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Circulation. 2001 Jul 3;104(1):19-24.

Trends in acute coronary heart disease mortality, morbidity, and medical care from 1985 through 1997: the Minnesota heart survey.

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  • 1Division of Epidemiology, School of Public Health, University of Minnesota, Minneapolis, USA.



Coronary heart disease (CHD) mortality continued to decline from 1985 to 1997.


We tabulated CHD deaths (ICD-9 codes 410 through 414) in the Minneapolis/St Paul, Minnesota, area. For 1985, 1990, and 1995, trained nurses abstracted the hospital records of patients 30 to 74 years old with a discharge diagnosis of acute CHD (ICD-9 codes 410 or 411). Acute myocardial infarction (AMI) events were validated and followed for 3-year all-cause mortality. Between 1985 and 1997, age-adjusted CHD mortality rates in Minneapolis/St Paul fell 47% and 51% in men and women, respectively; the comparable declines in US whites were 34% and 29%. In-hospital mortality declined faster than out-of-hospital mortality. The rate of AMI (ICD-9 code 410) hospital discharges declined almost 20% between 1985 and 1995, whereas the discharge rate for unstable angina (ICD-9 code 411) increased substantially. The incidence of hospitalized definite AMI declined approximately 10%, whereas recurrence rates fell 20% to 30%. Three-year case fatality rates after hospitalized AMI decreased consistently by 31% and 41% in men and women, respectively. In-hospital administration of thrombolytic therapy, emergency angioplasty, ACE inhibitors, beta-blockers, heparin, and aspirin increased greatly.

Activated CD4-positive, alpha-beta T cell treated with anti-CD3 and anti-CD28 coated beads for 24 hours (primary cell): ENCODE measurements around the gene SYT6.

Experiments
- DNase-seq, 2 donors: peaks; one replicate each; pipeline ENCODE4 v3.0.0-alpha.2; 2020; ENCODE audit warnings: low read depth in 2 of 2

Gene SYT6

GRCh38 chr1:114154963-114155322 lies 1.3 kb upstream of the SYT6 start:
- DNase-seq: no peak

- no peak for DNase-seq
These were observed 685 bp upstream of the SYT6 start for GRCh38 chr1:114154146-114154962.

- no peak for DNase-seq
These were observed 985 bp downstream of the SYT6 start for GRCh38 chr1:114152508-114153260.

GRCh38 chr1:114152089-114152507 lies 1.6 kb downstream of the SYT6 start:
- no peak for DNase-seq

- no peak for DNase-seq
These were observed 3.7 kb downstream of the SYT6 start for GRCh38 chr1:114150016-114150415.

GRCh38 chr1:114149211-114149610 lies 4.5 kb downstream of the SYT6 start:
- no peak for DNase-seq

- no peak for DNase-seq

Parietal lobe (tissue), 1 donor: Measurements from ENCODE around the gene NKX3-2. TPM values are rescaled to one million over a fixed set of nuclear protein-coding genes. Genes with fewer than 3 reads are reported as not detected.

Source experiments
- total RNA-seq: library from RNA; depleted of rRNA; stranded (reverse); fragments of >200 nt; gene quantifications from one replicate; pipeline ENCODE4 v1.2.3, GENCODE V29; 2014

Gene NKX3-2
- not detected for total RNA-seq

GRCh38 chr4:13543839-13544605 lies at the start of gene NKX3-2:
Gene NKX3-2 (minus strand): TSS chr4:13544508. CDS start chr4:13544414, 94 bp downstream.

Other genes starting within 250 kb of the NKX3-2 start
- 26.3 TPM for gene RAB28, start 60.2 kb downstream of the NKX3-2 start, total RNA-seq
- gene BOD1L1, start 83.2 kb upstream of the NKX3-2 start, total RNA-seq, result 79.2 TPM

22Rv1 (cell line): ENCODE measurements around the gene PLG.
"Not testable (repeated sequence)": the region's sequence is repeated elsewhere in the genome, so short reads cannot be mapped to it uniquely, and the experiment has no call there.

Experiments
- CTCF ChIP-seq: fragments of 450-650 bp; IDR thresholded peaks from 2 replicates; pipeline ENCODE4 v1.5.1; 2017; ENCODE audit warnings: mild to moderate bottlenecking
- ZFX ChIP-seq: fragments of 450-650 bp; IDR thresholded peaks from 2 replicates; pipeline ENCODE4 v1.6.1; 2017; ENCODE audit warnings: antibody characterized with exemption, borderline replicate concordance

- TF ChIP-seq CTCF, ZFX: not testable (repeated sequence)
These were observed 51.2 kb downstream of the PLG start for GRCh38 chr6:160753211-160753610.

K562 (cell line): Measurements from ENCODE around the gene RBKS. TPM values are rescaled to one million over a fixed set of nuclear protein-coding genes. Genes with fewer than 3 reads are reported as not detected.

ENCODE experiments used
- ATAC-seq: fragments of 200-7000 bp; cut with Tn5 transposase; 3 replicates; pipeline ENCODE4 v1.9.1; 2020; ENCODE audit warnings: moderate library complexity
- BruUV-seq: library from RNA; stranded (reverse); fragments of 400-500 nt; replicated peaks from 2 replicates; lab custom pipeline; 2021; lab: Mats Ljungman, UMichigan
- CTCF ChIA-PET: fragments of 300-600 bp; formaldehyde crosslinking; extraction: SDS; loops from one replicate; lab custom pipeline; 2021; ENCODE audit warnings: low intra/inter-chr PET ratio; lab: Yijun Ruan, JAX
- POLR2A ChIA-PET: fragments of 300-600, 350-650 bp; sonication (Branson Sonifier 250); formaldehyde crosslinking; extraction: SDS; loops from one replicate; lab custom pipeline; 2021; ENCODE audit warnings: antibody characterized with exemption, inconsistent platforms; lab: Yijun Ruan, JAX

Declining out-of-hospital death rates, declining incidence and recurrence of AMI in the population, and marked improvements in the survival of AMI patients all contributed to the 1985 to 1997 decline of CHD mortality in the Minneapolis/St Paul metropolitan area. The effects of early and late medical care seem to have had the greatest contribution to rates during this time period.

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